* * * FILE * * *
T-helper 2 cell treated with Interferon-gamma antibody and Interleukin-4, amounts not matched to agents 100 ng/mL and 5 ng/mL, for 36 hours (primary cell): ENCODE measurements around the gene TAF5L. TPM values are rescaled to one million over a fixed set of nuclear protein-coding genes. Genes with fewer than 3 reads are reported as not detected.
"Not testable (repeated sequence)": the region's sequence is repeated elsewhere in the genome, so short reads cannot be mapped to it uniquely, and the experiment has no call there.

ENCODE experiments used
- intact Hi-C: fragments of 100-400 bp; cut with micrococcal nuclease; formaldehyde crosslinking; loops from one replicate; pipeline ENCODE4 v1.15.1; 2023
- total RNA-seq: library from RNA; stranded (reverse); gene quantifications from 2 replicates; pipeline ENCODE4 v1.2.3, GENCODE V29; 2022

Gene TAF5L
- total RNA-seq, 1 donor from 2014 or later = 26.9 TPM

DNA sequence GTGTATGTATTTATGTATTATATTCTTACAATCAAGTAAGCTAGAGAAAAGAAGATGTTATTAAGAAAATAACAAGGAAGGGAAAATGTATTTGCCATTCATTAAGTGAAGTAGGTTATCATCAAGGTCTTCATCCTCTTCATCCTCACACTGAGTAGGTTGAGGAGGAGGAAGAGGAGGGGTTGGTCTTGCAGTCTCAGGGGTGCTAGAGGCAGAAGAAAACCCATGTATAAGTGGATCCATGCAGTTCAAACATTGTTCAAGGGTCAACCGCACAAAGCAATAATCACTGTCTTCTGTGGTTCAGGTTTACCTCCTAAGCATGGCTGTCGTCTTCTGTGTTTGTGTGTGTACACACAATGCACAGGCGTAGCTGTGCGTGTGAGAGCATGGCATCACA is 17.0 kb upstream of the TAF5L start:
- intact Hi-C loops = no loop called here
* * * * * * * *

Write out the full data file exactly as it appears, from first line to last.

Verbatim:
T-helper 2 cell treated with Interferon-gamma antibody and Interleukin-4, amounts not matched to agents 100 ng/mL and 5 ng/mL, for 36 hours (primary cell): ENCODE measurements around the gene TAF5L. TPM values are rescaled to one million over a fixed set of nuclear protein-coding genes. Genes with fewer than 3 reads are reported as not detected.
"Not testable (repeated sequence)": the region's sequence is repeated elsewhere in the genome, so short reads cannot be mapped to it uniquely, and the experiment has no call there.

ENCODE experiments used
- intact Hi-C: fragments of 100-400 bp; cut with micrococcal nuclease; formaldehyde crosslinking; loops from one replicate; pipeline ENCODE4 v1.15.1; 2023
- total RNA-seq: library from RNA; stranded (reverse); gene quantifications from 2 replicates; pipeline ENCODE4 v1.2.3, GENCODE V29; 2022

Gene TAF5L
- total RNA-seq, 1 donor from 2014 or later = 26.9 TPM

DNA sequence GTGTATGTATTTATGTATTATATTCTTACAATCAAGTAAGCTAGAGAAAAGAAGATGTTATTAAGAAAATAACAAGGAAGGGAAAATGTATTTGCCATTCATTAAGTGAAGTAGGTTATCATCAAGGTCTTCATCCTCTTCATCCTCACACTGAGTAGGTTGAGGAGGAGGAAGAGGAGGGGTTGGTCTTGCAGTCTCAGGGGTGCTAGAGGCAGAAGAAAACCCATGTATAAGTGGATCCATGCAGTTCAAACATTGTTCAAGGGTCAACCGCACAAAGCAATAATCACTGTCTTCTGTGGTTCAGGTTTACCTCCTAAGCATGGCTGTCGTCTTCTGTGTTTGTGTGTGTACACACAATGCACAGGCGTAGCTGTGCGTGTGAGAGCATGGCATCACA is 17.0 kb upstream of the TAF5L start:
- intact Hi-C loops = no loop called here